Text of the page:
I Painted Something!

I don’t paint. I don’t think I know how to do that. The mess I make in my Art Journal is (I think) just a mess, my way to feel free and to do what ever I want. But for some reason, about a month ago I felt the need to paint and I knew exactly what I wanted. Texture, color, and more texture.

Texture

Texture

Texture

These look lovely on the wall. 🙂

Texture

And there is one more!

Texture

Texture

I just had to paint these. It felt like they had to come out of my head, and now  that they did, I feel great!

Still think I can’t paint though.

But I am happy with these paintings.

Crazy.

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Handwoven

I finished weaving two table runners, and they look beautiful! The pattern is very complex and takes quite a bit of time to weave but the end result is gorgeous.

This one will stay in my home as it was done for this particular dresser.

table runner

I haven’t done it in a very long time, even though it is one of my favorite patterns. It feels good to weave something complicated from time to time. 🙂

table runner

I wove another one in a honey color with cotton/viscose yarn, and this one is going to travel to a dear friend of mine as a gift. 🙂

table runner

Honey and sunshine. 🙂

table runner

Have a great day! 🙂

Mincemeat Pie

Here in Serbia all pies are made with filo pastry. It’s not that we don’t know how to make an American style pie (I love those pies!), 🙂 but if you ask for a pie here, this is what you’ll get – weather it is sweet or salty, with cheese or meat, or with fruit, it is always made with filo pastry. And we have lost of different types of filo pastry. Some are paper thin and they are used for making Baklava, some are pretty thick and used for Gibanica. The main recipes are the same, but everybody here has their own tweaks. Some pies are made by rolling the pastry, some by putting the pastry flat in the baking pan. For Burek for example, it’s needed to make the pastry from scratch, which is something a very few people know how to do (except professional bakers of course).That’s why we buy Burek in the bakery. 🙂

And we are mad about our pies. They are great for breakfast, lunch or dinner, pretty easy to make and serve to a crowd of people or to bring to a party or a picnic, great when warm and fresh but also the next day.

And here is how I make my mincemeat pie. 🙂

For a big pie (serves ten to twelve people easily!) I used 1 kilogram of filo pastry, not too thin of course.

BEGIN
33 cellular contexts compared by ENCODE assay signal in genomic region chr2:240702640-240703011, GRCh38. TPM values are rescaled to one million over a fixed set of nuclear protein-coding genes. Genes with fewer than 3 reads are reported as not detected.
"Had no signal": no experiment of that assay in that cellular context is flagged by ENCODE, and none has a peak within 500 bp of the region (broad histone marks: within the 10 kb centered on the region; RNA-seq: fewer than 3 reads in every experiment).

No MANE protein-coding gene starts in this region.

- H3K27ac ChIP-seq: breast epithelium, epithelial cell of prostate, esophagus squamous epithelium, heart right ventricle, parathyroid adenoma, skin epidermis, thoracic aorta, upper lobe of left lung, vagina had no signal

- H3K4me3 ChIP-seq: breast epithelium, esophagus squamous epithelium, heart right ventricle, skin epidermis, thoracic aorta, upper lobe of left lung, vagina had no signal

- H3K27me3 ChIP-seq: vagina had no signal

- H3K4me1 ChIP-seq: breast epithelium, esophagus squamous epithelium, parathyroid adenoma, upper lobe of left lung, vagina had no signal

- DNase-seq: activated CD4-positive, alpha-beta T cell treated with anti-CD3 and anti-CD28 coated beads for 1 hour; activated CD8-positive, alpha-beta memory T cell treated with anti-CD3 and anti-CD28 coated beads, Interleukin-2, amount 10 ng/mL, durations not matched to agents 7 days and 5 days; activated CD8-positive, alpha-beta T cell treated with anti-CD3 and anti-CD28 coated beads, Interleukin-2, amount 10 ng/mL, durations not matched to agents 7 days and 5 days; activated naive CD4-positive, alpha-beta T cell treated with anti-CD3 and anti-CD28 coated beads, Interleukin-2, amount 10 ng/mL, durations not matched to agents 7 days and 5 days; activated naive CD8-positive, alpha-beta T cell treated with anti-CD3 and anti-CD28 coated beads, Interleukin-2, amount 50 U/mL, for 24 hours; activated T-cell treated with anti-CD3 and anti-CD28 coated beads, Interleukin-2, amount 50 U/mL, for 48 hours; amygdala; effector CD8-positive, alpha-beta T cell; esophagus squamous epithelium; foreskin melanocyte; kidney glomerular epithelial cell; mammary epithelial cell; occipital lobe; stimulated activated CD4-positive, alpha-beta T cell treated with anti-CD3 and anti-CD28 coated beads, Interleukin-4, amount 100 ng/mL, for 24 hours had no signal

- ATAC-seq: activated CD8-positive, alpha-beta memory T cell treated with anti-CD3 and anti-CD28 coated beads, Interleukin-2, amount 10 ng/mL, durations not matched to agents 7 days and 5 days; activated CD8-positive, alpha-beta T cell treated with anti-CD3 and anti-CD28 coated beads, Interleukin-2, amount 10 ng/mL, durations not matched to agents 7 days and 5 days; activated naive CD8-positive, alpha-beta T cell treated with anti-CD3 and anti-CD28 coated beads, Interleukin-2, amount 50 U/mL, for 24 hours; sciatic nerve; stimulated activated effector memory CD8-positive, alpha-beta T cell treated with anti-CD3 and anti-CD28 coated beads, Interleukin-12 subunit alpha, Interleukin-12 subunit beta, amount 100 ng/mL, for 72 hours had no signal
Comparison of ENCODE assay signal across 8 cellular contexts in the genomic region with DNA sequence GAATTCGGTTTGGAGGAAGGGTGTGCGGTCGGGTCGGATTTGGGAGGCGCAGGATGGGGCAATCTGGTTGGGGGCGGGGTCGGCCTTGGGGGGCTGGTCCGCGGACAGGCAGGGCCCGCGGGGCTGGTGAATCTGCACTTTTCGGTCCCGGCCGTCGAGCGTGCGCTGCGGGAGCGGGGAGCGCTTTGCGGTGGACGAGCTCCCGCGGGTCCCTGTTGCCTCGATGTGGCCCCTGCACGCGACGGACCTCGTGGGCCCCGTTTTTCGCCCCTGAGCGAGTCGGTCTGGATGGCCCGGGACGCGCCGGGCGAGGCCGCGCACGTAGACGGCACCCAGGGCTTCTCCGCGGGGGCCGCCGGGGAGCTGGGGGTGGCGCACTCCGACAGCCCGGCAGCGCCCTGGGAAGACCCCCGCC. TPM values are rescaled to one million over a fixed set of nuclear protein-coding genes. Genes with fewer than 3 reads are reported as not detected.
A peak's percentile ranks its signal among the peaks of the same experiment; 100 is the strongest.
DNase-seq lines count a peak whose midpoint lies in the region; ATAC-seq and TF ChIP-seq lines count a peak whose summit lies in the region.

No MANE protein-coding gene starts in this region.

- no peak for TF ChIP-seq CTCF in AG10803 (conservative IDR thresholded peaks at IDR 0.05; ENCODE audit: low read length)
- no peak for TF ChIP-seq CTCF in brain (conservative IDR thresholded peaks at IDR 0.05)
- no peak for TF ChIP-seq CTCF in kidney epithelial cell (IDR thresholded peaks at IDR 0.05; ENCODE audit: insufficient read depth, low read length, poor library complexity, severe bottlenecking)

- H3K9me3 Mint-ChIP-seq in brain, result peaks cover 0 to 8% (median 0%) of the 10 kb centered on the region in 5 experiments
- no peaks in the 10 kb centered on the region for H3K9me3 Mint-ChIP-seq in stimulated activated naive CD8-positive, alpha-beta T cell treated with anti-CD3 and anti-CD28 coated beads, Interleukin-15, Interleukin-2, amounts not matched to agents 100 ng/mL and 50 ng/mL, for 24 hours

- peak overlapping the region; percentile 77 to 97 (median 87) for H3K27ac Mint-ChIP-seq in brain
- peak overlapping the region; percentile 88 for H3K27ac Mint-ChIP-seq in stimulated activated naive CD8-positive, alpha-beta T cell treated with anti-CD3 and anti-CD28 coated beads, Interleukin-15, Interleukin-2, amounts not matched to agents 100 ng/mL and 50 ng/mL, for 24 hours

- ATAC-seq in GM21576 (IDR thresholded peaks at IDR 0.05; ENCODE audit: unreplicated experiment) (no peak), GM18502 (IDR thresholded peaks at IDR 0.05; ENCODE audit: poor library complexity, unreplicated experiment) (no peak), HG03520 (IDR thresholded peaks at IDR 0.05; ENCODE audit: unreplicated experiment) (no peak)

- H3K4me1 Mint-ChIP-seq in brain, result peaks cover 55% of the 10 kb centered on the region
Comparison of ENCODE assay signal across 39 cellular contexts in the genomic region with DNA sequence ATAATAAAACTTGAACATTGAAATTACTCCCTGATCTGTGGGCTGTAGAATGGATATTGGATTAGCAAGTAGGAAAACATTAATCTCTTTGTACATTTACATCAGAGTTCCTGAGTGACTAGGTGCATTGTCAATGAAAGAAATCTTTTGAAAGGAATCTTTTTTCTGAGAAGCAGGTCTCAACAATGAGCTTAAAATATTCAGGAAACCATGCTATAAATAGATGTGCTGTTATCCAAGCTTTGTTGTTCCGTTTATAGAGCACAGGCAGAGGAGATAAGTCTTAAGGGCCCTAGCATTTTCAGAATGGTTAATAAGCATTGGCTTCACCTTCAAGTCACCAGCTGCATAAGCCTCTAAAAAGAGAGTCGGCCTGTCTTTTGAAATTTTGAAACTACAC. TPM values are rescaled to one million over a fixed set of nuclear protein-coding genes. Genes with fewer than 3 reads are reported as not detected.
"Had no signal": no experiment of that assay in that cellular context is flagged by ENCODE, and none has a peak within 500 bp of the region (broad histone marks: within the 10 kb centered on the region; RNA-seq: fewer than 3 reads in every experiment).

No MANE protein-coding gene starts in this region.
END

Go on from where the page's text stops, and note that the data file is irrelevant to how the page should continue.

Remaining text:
filo pastry

For the filling I used 800 grams of minced meat (pork or beef , or a mix), about four big onions, two cloves of garlic, two medium potatoes, salt and pepper.

Chop the onions and fry them in a pan where you added about half a cup of oil. You will need that much oil because this pie needs it but also because you won’t be using it much later in the process. So, after the onions are softened, add chopped garlic and meat. Try to break up the meat so it’s not lumpy. Then add grated potatoes and fry for a three or four more minutes, until it’s all combined.

filling

Then add salt, and you will need to add a bit more than you like, because the pastry isn’t salted and also the eggs and milk you will add at the end (you will see later) will be unsalted too, so you will have to make up for that. And one of the most important things when making this pie is to add at least one, maybe one and a half tea spoons of ground pepper. You need it to be not overwhelming, but to taste the pepper when the pie is done.

I start by oiling the baking pan and then putting three sheets of pastry with just a little bit of sprinkled oil between them.

filo pastry

As you can see, I didn’t want them to be completely flat because this way I get a better texture when the pie is done.

Then I take the filling and add a little bit of it here and there.

the pie

Then add two more sheets of pastry, or three if it’s very thin,

the pie

and repeat the process until you use all your filling and pastry, but leave three sheets for the top!

Now to finish the pie: whisk lightly five eggs with a fork, add about 200 ml of milk and 200 ml of yogurt, or just milk, or just yogurt, or yogurt with sparkling water. 🙂 I used all three – water, milk and yogurt. But you can use what you have on hand. Then pour that over your pie and (very important!) cut the pie to allow it to soak that milk and eggs a little.

the pie

Leave it for ten or fifteen minutes, and then bake at about 190 C (375 F) until it’s nice and golden on top. 🙂

You may have to adjust the temperature of your oven because every oven is different; another useful information- you can make the pie several hours before baking (or make it in the evening to have it the next day), just don’t add eggs and milk until it’s ready to go into the oven. If you make it the night before, wrap it in foil and put it in the fridge.

Most people like the edges, I like the soft middle part. 🙂

the pie

It’s rich and it needs beer or wine! LOL!

the pie

It is SO good! I had to make it big this time because we had guests and I wanted to serve them something delicious but also to serve them just one thing, and this pie is really enough on it’s own. You don’t need anything else with it, except maybe a salad. And yogurt for the kids. 🙂

That’s how we eat here in Serbia, and in my home. Not all I cook or bake is “strong” like this pie, but we do love our traditional food with lots of flavors.

I hope you like this recipe and I hope you will try making this pie. You will love it!

Have a great day! 🙂